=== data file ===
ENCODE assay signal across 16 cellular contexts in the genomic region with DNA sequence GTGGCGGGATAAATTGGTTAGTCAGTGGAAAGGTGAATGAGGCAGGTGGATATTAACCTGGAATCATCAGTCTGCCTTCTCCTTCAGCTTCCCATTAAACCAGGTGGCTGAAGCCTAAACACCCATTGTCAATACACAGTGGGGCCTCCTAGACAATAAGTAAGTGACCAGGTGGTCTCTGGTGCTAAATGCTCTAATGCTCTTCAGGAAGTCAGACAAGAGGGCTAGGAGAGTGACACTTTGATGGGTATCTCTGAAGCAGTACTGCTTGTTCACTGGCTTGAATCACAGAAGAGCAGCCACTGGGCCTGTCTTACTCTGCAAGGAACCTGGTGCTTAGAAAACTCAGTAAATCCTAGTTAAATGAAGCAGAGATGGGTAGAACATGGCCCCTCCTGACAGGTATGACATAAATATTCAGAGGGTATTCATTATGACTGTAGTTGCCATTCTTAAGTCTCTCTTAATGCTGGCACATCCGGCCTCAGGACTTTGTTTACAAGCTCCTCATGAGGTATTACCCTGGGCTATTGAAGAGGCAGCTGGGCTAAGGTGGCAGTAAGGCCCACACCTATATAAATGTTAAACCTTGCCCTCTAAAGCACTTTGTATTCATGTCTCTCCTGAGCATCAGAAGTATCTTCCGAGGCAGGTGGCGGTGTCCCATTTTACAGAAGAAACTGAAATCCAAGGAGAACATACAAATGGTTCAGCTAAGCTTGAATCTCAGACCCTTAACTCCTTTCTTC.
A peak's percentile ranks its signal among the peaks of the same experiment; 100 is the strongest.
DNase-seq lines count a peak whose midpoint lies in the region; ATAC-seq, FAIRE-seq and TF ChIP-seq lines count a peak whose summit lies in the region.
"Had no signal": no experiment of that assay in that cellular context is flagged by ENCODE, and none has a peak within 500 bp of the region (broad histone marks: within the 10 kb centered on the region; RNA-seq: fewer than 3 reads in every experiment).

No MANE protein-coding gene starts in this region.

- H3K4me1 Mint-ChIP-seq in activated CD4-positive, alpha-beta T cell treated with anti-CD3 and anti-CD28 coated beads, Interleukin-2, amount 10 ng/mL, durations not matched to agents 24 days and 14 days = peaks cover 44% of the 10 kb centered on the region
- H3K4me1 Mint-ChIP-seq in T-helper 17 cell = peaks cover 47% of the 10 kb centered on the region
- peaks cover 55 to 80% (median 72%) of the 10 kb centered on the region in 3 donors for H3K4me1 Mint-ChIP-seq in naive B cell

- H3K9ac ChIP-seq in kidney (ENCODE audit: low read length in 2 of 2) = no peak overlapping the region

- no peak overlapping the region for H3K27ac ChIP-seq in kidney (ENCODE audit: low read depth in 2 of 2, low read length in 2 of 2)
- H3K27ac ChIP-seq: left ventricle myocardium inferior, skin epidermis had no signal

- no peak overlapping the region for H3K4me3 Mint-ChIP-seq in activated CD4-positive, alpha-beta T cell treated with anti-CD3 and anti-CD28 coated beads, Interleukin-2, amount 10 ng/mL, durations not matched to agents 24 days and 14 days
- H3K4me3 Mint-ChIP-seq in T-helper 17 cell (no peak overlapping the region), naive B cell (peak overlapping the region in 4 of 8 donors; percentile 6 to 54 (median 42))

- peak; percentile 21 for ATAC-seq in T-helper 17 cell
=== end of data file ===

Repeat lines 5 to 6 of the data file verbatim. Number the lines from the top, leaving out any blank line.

No MANE protein-coding gene starts in this region.

- H3K4me1 Mint-ChIP-seq in activated CD4-positive, alpha-beta T cell treated with anti-CD3 and anti-CD28 coated beads, Interleukin-2, amount 10 ng/mL, durations not matched to agents 24 days and 14 days = peaks cover 44% of the 10 kb centered on the region